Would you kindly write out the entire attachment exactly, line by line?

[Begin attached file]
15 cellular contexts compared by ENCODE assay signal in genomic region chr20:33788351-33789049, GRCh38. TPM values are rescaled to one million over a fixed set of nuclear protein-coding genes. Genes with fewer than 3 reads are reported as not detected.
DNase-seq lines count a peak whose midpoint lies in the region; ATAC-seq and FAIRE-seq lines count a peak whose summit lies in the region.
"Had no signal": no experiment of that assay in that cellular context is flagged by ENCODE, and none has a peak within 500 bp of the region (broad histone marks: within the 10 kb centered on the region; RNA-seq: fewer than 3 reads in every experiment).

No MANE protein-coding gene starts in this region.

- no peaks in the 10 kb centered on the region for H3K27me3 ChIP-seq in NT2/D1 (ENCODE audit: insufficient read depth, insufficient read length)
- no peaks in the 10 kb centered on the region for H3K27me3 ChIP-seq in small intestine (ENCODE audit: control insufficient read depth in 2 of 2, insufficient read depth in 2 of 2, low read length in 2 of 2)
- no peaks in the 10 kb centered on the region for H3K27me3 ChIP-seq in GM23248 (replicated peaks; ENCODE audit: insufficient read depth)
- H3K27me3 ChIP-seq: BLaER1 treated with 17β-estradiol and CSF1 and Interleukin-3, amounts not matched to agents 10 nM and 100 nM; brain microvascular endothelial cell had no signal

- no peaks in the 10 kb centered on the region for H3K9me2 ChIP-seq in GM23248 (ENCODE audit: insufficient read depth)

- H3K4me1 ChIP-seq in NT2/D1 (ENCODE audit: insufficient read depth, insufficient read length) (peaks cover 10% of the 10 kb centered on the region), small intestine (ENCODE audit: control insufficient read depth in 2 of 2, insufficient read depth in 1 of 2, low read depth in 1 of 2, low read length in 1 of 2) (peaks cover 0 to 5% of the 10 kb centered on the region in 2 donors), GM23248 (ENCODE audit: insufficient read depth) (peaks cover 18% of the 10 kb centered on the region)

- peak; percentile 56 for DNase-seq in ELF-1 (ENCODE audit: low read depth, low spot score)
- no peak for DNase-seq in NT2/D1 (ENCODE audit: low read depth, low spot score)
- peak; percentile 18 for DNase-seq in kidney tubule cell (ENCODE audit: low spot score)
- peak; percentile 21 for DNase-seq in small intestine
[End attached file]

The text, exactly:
15 cellular contexts compared by ENCODE assay signal in genomic region chr20:33788351-33789049, GRCh38. TPM values are rescaled to one million over a fixed set of nuclear protein-coding genes. Genes with fewer than 3 reads are reported as not detected.
DNase-seq lines count a peak whose midpoint lies in the region; ATAC-seq and FAIRE-seq lines count a peak whose summit lies in the region.
"Had no signal": no experiment of that assay in that cellular context is flagged by ENCODE, and none has a peak within 500 bp of the region (broad histone marks: within the 10 kb centered on the region; RNA-seq: fewer than 3 reads in every experiment).

No MANE protein-coding gene starts in this region.

- no peaks in the 10 kb centered on the region for H3K27me3 ChIP-seq in NT2/D1 (ENCODE audit: insufficient read depth, insufficient read length)
- no peaks in the 10 kb centered on the region for H3K27me3 ChIP-seq in small intestine (ENCODE audit: control insufficient read depth in 2 of 2, insufficient read depth in 2 of 2, low read length in 2 of 2)
- no peaks in the 10 kb centered on the region for H3K27me3 ChIP-seq in GM23248 (replicated peaks; ENCODE audit: insufficient read depth)
- H3K27me3 ChIP-seq: BLaER1 treated with 17β-estradiol and CSF1 and Interleukin-3, amounts not matched to agents 10 nM and 100 nM; brain microvascular endothelial cell had no signal

- no peaks in the 10 kb centered on the region for H3K9me2 ChIP-seq in GM23248 (ENCODE audit: insufficient read depth)

- H3K4me1 ChIP-seq in NT2/D1 (ENCODE audit: insufficient read depth, insufficient read length) (peaks cover 10% of the 10 kb centered on the region), small intestine (ENCODE audit: control insufficient read depth in 2 of 2, insufficient read depth in 1 of 2, low read depth in 1 of 2, low read length in 1 of 2) (peaks cover 0 to 5% of the 10 kb centered on the region in 2 donors), GM23248 (ENCODE audit: insufficient read depth) (peaks cover 18% of the 10 kb centered on the region)

- peak; percentile 56 for DNase-seq in ELF-1 (ENCODE audit: low read depth, low spot score)
- no peak for DNase-seq in NT2/D1 (ENCODE audit: low read depth, low spot score)
- peak; percentile 18 for DNase-seq in kidney tubule cell (ENCODE audit: low spot score)
- peak; percentile 21 for DNase-seq in small intestine